The goal of landscape lighting is only see the effect of the light, not the light source itself. The exception is path lighting, which are designed to be decorative and on display.
Types of Landscape Lighting
Now that you know what you want to light, how will you actually do it? There are a few basic types of fixtures that you want to get familiar with when you are making your lighting plan. Below are the various types of lighting you might find in a landscape:
How to Light a Landscape
Don’t feel overwhelmed—there are a lot of types of lights and a lot of spaces to place them. One of the best things that you can do to scope out your own project it to grab a good, high-powered flashlight with a dimming optic and get out into your yard at night. Then, play with the light. See what looks cool, or what might not work as well.
Here’s a look at the various landscape lighting effects you might want to try:
Up lighting is one of the most basic forms of landscape lighting. It is used to create drama with a taller structure or tree. You can choose to highlight the trunk of (generally larger) trees, or the underside of the tree’s canopy on larger or smaller trees.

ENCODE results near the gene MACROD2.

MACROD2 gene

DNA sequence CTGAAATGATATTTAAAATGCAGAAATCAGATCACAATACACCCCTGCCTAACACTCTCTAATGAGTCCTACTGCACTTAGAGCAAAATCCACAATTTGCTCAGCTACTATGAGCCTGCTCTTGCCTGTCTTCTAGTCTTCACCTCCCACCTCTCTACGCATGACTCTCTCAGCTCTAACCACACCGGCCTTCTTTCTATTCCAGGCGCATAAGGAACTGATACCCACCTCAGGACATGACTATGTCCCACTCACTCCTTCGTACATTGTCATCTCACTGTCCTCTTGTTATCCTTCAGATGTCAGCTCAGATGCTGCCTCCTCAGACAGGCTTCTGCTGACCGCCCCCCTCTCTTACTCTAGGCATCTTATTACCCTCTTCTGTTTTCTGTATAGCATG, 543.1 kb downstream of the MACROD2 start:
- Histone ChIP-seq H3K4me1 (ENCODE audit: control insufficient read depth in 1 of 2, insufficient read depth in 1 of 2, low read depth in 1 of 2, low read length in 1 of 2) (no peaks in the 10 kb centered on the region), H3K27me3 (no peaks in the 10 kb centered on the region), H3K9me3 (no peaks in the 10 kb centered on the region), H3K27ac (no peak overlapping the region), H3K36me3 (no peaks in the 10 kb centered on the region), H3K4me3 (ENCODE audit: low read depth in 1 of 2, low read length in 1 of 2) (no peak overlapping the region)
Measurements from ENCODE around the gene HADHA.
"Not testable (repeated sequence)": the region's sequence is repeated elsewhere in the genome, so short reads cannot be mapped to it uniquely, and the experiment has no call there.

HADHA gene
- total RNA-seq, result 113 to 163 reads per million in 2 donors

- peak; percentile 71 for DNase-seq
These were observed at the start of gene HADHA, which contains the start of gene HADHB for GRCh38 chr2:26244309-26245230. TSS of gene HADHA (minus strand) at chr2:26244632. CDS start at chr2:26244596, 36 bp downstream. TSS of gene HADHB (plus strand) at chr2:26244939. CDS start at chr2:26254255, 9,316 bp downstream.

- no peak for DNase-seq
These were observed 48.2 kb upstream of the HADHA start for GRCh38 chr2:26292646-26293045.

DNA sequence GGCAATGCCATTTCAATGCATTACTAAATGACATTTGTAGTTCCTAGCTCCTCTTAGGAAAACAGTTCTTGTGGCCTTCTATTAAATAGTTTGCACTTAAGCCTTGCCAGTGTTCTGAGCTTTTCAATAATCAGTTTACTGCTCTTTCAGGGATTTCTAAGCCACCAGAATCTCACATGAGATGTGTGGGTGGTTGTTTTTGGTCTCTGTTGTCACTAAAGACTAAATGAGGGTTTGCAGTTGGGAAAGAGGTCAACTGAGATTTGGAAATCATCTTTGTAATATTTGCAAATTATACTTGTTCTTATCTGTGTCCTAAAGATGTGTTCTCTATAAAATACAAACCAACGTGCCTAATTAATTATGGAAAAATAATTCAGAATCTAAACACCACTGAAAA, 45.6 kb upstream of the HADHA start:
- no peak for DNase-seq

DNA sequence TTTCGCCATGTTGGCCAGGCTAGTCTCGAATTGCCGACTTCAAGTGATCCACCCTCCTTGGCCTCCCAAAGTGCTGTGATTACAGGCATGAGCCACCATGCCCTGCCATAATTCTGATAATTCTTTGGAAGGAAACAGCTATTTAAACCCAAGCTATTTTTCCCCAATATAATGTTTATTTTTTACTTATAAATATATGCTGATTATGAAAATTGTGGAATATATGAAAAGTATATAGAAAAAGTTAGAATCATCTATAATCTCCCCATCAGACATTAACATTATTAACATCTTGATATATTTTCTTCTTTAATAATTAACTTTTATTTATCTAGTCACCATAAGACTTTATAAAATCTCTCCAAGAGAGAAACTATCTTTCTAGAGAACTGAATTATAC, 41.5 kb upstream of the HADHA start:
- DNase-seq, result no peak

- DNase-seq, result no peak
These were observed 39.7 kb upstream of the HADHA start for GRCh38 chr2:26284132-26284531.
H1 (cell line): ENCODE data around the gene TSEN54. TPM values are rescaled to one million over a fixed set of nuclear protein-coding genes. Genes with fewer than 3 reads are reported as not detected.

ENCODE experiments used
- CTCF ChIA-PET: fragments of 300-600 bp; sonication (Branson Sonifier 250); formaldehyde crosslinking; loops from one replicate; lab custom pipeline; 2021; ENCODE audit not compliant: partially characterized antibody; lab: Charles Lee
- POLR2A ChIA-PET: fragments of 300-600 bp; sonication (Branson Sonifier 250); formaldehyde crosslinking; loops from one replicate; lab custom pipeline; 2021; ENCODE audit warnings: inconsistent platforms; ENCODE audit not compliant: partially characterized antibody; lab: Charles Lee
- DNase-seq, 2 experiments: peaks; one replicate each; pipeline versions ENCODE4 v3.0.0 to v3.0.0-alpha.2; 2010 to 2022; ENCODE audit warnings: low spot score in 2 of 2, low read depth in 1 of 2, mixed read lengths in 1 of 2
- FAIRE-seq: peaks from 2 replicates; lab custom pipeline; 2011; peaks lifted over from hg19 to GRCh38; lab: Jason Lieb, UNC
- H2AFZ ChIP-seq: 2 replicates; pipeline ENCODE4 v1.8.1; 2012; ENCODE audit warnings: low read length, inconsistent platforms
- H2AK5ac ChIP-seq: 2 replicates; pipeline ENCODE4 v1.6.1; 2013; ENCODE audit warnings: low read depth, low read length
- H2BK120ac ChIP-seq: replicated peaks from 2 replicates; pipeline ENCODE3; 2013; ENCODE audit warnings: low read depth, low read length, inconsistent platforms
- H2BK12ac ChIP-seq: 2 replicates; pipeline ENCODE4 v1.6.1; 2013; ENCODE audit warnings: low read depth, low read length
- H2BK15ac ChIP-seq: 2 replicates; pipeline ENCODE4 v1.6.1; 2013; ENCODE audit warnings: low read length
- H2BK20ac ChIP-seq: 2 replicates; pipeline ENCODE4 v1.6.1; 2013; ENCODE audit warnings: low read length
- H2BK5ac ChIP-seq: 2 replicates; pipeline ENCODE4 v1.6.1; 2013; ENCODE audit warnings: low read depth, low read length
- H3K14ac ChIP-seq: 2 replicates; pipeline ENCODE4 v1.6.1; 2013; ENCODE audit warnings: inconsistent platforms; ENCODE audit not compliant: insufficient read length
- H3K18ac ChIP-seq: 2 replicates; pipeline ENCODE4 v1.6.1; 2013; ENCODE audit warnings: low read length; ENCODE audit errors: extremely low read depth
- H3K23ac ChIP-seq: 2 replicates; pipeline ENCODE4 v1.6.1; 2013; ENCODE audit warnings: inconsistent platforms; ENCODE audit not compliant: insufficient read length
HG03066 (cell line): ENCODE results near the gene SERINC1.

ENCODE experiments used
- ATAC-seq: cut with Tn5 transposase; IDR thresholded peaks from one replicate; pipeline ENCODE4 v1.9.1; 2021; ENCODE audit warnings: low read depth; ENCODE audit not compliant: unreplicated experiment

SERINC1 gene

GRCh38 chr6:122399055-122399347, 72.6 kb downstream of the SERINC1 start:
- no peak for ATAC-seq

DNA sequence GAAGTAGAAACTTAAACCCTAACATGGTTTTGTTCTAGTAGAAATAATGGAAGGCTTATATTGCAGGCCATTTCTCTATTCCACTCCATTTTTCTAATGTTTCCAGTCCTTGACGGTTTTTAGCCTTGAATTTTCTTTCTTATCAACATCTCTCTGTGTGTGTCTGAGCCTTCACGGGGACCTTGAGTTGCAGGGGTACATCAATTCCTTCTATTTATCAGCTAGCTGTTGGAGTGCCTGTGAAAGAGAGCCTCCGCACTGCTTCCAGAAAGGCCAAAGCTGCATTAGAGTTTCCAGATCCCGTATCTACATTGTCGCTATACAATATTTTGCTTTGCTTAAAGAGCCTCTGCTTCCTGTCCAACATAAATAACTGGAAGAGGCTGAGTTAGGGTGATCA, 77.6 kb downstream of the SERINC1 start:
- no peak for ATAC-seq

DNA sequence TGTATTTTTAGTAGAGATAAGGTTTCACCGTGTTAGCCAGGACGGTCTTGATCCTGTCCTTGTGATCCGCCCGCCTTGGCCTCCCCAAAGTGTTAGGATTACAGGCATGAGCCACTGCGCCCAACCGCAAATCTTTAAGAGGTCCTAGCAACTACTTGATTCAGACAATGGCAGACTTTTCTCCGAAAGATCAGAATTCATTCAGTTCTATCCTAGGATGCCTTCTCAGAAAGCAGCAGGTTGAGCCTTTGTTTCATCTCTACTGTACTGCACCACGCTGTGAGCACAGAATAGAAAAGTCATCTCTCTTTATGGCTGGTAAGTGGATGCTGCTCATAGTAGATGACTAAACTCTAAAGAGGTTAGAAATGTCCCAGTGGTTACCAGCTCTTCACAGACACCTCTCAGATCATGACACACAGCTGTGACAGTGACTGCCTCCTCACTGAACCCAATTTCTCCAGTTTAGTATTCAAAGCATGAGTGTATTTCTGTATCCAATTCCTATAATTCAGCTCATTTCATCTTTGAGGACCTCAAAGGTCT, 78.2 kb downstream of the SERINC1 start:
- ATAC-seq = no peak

Use with: Spotlights, Well Lights
This is a fantastic effect for highlighting dramatic shapes you might have hiding in plain daylight. Place the light source behind the item, and light toward where the main vantage point will be, making sure that the light source itself cannot be seen.
Use with: Spotlights, Well Lights
This is the reverse technique of silhouetting. Placing the light between the main vantage point and the item being lit, with the light source aimed at the item. This really only works when you have a wall or flat surface behind the item being lit to catch the shadows created. But it can create a bit softer, more moody effect.
Use with: Spotlights, Well Lights, Flood lights
This is an especially effective way of using lighting when you have larger trees in your space. The light source is placed high up in the tree aimed down, washing the branches and ground below in light. It creates an impressive effect when used with an open-branched tree. (Photo via Kichler Lighting)
Use with: Spotlights